Friday, May 6, 2016

Mob Programming conference 2016


Mobbing time lapse – a full day in 3 minutes

Woody Zuill keynote – how they found mobbing

Some Helpful Observations for successful Mob Programming (short slide deck)


Some of the people who I was glad to see at the conference:
  • Woody Zuill. Manager of the Hunter mob that discovered mobbing, and instigator of the #NoEstimates discussion
  • Llewellyn Falco. Creator of ApprovalTests, Teaching Kids Programming, credited with “strong-style” pair programming.
  • Nancy Van Schooenderwoert. Led a team of newbies to fantastic results, and wrote about it:

There were around 50 people total, including people from Cornwall, Sweden, Denmark, and Finland.


It was held at Microsoft’s New England Research and Development Center (“NERD Center”), right next to MIT. My cardkey didn’t work on the doors, though.

The 3 days beforehand were the Agile Games Conference, in the same space.


2 keynotes:
  • Woody Zuill on how they discovered mob programming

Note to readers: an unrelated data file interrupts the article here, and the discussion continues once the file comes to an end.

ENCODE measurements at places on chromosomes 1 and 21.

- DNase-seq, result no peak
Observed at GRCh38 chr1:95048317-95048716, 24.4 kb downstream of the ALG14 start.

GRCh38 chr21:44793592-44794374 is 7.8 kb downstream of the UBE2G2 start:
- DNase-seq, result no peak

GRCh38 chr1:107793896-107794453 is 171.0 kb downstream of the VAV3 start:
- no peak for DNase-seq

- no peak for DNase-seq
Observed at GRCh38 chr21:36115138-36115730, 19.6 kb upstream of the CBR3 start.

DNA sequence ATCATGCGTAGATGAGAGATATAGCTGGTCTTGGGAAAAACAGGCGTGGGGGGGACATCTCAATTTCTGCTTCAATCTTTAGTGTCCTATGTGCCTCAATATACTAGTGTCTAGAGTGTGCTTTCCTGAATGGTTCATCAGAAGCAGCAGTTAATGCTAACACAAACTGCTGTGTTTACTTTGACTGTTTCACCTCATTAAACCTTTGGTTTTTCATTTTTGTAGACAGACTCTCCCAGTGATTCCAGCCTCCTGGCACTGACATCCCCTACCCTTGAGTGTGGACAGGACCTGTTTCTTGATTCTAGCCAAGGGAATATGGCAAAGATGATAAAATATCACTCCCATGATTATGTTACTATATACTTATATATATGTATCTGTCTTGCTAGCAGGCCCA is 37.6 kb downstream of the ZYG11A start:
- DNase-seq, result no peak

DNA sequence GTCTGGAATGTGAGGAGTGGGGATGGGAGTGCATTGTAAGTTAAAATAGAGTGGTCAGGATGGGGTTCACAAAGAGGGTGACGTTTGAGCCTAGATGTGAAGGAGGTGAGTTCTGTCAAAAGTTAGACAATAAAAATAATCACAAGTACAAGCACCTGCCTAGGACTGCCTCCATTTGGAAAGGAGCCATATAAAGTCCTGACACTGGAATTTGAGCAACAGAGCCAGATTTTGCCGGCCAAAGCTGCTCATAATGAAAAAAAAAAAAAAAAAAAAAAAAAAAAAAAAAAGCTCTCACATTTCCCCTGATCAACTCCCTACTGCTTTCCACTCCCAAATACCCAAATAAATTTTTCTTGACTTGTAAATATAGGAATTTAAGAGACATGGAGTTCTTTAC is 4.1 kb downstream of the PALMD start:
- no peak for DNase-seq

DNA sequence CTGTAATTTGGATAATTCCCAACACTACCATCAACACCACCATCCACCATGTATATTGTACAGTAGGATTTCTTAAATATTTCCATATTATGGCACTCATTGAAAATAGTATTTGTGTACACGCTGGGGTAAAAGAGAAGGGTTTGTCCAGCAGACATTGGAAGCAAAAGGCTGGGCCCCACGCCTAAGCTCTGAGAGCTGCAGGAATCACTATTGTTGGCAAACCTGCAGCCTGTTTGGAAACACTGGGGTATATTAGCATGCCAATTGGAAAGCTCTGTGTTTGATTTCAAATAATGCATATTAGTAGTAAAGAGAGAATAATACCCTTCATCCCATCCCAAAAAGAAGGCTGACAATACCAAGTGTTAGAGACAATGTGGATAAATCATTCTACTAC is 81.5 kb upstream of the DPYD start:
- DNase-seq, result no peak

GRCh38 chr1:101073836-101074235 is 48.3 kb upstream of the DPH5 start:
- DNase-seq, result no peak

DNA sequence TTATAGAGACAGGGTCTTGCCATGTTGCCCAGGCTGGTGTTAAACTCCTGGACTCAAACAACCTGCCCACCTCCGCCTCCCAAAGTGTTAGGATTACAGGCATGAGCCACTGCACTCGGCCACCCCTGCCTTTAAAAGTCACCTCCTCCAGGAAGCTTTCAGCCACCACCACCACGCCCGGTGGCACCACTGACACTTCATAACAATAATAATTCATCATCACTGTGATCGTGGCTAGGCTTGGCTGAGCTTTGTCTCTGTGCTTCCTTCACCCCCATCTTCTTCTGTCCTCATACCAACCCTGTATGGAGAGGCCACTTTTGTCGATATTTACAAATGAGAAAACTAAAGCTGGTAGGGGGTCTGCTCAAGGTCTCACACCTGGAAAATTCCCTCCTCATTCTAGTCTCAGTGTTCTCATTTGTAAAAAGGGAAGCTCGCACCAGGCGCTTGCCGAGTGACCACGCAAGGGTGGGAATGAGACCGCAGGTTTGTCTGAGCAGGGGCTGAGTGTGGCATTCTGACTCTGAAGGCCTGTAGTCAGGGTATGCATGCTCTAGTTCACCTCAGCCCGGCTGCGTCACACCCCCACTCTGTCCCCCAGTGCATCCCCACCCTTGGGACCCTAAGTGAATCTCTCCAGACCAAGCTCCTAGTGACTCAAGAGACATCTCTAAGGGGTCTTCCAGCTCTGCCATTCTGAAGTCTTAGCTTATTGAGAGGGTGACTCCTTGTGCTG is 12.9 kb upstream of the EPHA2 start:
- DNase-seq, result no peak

• Llewellyn Falco on the science of mob programming (why it works)
4 mob programing workshops

2 open space slots.

The workshops were a chance to participate in a mob under the guidance of a mobbing expert. There were workshops at the introductory, intermediate, and advanced levels of mobbing.


The conference was less about teaching/learning, and more about experience. As such, most of my take-aways don’t fit in to an email. Hopefully I can facilitate these experiences for others.

Woody explicitly does not recommend mobbing. The important things he sees, which led to the discovery of mobbing + great results:

  • Kindness, consideration, and respect
  • The people doing the work should choose how they do they work
  • Turn up the good (work on making good things happen more, rather than fixing bad things – the bad things tend to melt away)

Mob programming is a skill. Don’t expect amazing results right at the outset.

At the conference I had the opportunity to experience mobbing at various levels, and this gave me a glimpse of what expert mobbing would look like. I can now see how that way of working would produce those amazing results.

I worker asked me to get the answer to the question “what is the ideal mob size?” The answer I found is largely about reframing the question:

If a team is not skilled at mobbing, then you won’t get great results, regardless of mob size. An expert mobbing team will be able to work well with 4 people or with 14. Get people that have each of the skills/knowledge/talents that will be needed, so they don’t get blocked.

I can now teach you to differentiate a male house sparrow from a male song sparrow, in less than a second.

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